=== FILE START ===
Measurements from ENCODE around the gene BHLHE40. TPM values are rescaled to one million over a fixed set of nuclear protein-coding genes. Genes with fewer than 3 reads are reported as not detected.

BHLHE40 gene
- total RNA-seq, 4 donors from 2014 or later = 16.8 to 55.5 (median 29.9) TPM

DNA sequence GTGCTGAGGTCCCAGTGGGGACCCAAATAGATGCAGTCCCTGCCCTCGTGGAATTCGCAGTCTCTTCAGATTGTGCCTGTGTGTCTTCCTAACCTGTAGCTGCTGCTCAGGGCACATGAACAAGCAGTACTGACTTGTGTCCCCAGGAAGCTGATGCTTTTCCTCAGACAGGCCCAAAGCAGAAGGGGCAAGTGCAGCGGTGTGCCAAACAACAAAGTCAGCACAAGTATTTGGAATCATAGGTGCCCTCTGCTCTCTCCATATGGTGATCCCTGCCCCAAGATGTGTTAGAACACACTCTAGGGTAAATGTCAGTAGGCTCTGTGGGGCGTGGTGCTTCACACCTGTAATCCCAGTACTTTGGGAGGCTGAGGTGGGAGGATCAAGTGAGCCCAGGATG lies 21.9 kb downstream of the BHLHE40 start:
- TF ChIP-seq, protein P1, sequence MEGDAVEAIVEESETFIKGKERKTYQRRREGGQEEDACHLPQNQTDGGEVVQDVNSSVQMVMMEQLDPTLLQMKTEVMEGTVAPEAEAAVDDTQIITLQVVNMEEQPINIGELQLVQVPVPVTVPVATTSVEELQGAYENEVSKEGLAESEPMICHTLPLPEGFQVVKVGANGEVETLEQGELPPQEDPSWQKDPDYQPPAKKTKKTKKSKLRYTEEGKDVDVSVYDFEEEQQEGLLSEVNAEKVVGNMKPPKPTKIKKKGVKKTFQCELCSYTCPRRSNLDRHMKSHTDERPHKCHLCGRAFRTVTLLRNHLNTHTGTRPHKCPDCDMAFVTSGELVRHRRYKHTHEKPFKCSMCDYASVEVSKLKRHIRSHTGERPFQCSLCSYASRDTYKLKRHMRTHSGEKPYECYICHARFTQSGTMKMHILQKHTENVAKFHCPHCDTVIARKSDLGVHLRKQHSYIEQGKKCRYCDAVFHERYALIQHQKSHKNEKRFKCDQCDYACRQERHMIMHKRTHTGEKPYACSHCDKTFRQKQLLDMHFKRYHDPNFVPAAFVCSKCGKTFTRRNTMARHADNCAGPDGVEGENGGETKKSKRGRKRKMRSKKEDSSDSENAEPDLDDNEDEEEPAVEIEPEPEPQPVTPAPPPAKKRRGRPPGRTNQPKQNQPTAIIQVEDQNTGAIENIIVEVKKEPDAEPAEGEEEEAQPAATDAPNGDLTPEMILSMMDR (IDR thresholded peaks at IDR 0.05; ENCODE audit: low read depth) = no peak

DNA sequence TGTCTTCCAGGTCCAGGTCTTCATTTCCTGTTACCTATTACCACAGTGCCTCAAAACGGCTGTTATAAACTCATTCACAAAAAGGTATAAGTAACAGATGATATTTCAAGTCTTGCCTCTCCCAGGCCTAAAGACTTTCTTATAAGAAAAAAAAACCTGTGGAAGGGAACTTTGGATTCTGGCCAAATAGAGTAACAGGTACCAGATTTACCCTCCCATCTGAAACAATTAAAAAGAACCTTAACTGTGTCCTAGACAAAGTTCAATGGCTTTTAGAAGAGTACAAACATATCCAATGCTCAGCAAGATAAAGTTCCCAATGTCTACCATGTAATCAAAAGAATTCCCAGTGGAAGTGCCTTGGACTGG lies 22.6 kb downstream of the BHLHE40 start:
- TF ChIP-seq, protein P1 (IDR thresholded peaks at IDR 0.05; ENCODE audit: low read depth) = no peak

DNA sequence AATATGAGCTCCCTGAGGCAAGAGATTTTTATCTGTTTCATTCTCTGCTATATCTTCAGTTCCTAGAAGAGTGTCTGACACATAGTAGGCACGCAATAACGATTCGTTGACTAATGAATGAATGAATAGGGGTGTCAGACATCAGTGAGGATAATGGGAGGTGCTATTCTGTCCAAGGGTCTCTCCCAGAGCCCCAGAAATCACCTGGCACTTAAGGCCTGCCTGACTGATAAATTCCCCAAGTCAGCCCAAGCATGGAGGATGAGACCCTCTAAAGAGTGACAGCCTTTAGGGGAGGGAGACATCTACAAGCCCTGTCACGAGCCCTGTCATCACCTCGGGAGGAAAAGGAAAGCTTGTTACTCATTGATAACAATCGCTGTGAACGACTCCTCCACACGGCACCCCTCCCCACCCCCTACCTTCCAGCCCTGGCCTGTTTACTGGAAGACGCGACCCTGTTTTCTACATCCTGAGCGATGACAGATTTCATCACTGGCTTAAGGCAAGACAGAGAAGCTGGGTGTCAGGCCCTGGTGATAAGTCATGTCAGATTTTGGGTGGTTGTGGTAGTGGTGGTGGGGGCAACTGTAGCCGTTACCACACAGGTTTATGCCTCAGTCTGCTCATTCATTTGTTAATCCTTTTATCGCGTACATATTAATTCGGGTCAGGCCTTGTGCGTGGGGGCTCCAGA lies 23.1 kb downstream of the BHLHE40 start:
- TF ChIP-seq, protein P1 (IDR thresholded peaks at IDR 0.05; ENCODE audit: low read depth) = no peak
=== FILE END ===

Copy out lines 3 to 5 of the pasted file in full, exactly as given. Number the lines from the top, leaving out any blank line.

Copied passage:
- total RNA-seq, 4 donors from 2014 or later = 16.8 to 55.5 (median 29.9) TPM

DNA sequence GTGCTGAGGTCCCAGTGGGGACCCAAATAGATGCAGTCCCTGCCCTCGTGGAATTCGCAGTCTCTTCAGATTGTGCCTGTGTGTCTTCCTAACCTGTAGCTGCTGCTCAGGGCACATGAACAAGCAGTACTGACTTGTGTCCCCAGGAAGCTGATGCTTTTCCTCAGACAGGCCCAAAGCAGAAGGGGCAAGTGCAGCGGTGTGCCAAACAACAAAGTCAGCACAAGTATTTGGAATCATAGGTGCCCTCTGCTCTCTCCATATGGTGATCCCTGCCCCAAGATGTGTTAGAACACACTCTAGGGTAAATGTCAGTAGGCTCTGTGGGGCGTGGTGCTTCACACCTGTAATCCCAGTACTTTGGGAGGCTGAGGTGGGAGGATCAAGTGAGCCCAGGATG lies 21.9 kb downstream of the BHLHE40 start:
- TF ChIP-seq, protein P1, sequence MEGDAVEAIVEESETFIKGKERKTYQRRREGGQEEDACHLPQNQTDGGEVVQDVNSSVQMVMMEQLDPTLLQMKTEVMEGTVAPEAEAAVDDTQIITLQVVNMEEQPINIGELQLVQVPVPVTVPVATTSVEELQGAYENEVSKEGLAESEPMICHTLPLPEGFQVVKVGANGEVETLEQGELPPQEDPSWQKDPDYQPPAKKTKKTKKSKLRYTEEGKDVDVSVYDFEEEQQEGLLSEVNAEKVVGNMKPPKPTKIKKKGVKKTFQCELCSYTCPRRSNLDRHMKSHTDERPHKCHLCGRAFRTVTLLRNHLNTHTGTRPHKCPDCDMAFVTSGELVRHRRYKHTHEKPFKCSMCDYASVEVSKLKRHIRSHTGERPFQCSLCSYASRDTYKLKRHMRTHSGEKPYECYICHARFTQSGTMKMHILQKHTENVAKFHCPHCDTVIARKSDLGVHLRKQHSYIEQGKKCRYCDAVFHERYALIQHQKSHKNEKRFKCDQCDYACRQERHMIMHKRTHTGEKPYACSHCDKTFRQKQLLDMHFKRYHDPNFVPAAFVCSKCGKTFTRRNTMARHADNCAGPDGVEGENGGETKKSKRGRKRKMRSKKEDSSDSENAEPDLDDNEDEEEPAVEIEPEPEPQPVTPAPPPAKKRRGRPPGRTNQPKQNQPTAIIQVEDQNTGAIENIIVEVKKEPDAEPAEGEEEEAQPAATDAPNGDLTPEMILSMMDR (IDR thresholded peaks at IDR 0.05; ENCODE audit: low read depth) = no peak